From the Archive: Self-Portrait

Hard at Work, 2006

Today was a national holiday celebrating the creation of the Korean alphabet in the middle of the 15th century by King Sejong the Great and his scholars. I suppose lots of children participated in writing activities (I have no idea, really), but I took the opportunity to go through photos on my hard drive and in my binders. I sorted photos from 2006 on my hard drive by subject instead of date, and I went through all my 8×10 prints to decide what to keep and what to get rid of. I kept less than half of my prints. Some of you are probably crying, “You should never throw away prints!”, but, believe me, some prints are just begging to be in the bin. I seem to have gone through some phases where I was printing everything at 8×10.

For the above photo, I set my Nikon FM3a on a tripod or a chair, set the timer, and then pretended to be asleep on the job.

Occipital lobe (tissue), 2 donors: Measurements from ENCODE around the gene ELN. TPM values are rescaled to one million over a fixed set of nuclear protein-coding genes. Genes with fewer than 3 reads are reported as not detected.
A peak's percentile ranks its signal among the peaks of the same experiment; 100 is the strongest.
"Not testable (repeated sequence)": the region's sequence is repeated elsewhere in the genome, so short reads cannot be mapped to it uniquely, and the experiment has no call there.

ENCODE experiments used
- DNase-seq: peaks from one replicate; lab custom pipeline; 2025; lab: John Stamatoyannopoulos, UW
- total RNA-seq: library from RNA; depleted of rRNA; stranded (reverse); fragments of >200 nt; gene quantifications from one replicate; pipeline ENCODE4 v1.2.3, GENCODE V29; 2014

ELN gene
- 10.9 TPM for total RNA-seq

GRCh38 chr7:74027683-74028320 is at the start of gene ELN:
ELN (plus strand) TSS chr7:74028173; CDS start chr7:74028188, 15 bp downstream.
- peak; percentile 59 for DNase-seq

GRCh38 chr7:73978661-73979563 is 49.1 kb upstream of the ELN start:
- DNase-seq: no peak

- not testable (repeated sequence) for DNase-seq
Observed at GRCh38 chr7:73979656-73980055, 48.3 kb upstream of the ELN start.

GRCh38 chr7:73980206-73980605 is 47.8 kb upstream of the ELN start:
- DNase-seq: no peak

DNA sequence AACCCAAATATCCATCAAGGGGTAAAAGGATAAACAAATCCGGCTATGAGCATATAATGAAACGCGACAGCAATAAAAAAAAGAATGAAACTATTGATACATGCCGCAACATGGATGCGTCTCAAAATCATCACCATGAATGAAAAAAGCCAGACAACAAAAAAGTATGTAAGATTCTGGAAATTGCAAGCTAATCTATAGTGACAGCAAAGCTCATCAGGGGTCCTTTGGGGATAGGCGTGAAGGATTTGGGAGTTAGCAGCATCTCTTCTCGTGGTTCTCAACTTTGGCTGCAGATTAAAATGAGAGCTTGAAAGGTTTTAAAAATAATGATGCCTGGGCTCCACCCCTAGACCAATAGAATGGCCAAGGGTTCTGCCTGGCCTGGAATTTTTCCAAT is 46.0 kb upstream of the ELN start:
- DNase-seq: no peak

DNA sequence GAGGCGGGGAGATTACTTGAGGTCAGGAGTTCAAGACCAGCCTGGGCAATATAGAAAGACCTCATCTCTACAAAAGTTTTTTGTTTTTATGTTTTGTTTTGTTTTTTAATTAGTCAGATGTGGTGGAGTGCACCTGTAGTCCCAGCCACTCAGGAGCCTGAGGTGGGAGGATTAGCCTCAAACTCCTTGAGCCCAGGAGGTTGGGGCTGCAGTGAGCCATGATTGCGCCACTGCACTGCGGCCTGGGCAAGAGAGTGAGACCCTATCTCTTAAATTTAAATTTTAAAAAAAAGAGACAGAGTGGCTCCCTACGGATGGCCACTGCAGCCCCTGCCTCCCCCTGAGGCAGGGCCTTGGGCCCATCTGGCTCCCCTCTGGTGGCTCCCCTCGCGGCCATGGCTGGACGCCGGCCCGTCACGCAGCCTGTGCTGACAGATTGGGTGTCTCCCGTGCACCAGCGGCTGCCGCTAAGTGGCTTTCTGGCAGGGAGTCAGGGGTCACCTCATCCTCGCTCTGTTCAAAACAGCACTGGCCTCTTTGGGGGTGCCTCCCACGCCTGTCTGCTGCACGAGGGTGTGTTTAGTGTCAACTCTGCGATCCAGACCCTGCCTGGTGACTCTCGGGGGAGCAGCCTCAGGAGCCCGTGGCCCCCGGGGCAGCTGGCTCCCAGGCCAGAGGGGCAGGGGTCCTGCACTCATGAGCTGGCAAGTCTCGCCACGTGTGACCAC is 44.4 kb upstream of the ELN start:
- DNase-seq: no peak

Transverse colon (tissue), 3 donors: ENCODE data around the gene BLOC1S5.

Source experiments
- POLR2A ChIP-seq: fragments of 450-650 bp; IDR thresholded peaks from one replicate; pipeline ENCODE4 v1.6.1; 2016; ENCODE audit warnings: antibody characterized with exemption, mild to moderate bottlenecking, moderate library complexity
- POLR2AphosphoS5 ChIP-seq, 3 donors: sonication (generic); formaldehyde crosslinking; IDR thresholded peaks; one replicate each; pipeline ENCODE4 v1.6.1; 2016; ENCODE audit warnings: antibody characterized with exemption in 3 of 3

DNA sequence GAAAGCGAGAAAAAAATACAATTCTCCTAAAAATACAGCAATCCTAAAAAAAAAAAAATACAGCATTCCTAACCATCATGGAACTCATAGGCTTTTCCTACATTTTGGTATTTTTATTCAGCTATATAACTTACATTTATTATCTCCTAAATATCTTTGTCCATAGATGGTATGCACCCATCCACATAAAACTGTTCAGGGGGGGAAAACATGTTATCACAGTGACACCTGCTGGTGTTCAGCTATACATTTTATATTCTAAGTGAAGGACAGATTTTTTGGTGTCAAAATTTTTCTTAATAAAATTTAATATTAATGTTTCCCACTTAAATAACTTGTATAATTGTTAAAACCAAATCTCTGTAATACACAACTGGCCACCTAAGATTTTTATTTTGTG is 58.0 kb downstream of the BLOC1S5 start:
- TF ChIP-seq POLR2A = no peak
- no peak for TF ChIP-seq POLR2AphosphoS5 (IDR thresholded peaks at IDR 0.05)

The Fragmentation of Self(ie) in Everyday Life

Mirrors

This is the most unoriginal photograph in Gangneung. Every weekend hundreds of tourists show up in Wolhwa Park to eat fried chicken, stuffed dumplings (for which there are massive queues), squid ink ice cream (lines are shorter for this place), and so on. Some restaurant/cafe/takeaway place in the market area put these mirrors on their exterior wall to set them apart from all the other shops. I made this photo very early in the morning before the crowds showed up and I thought it was a clever self-portrait until I realised a bit later that these mirrors probably have their own hashtag on Instagram and about half the young women of Korea and their boyfriends have stood where I stood to make the same photo. My only consolation is that maybe my framing is a bit better than theirs . . . . And it’s black and white, so . . . Art!